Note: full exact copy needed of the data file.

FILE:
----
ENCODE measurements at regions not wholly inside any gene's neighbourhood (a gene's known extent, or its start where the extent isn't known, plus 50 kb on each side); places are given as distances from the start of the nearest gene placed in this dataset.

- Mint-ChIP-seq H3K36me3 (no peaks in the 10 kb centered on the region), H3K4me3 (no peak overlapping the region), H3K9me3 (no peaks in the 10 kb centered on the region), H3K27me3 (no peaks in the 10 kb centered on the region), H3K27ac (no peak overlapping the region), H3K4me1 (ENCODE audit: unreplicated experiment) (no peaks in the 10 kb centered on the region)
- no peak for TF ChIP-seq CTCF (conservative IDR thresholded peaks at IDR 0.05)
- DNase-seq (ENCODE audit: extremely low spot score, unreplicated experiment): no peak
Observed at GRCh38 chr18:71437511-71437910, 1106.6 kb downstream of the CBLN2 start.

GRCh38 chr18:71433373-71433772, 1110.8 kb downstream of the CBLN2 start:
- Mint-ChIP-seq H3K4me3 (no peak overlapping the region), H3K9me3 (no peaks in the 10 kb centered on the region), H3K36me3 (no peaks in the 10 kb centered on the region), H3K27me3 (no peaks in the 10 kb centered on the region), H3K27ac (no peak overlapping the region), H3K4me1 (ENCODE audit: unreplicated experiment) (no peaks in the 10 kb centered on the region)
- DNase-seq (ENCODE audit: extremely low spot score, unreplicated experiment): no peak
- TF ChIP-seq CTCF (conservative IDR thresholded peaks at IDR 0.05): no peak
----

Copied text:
ENCODE measurements at regions not wholly inside any gene's neighbourhood (a gene's known extent, or its start where the extent isn't known, plus 50 kb on each side); places are given as distances from the start of the nearest gene placed in this dataset.

- Mint-ChIP-seq H3K36me3 (no peaks in the 10 kb centered on the region), H3K4me3 (no peak overlapping the region), H3K9me3 (no peaks in the 10 kb centered on the region), H3K27me3 (no peaks in the 10 kb centered on the region), H3K27ac (no peak overlapping the region), H3K4me1 (ENCODE audit: unreplicated experiment) (no peaks in the 10 kb centered on the region)
- no peak for TF ChIP-seq CTCF (conservative IDR thresholded peaks at IDR 0.05)
- DNase-seq (ENCODE audit: extremely low spot score, unreplicated experiment): no peak
Observed at GRCh38 chr18:71437511-71437910, 1106.6 kb downstream of the CBLN2 start.

GRCh38 chr18:71433373-71433772, 1110.8 kb downstream of the CBLN2 start:
- Mint-ChIP-seq H3K4me3 (no peak overlapping the region), H3K9me3 (no peaks in the 10 kb centered on the region), H3K36me3 (no peaks in the 10 kb centered on the region), H3K27me3 (no peaks in the 10 kb centered on the region), H3K27ac (no peak overlapping the region), H3K4me1 (ENCODE audit: unreplicated experiment) (no peaks in the 10 kb centered on the region)
- DNase-seq (ENCODE audit: extremely low spot score, unreplicated experiment): no peak
- TF ChIP-seq CTCF (conservative IDR thresholded peaks at IDR 0.05): no peak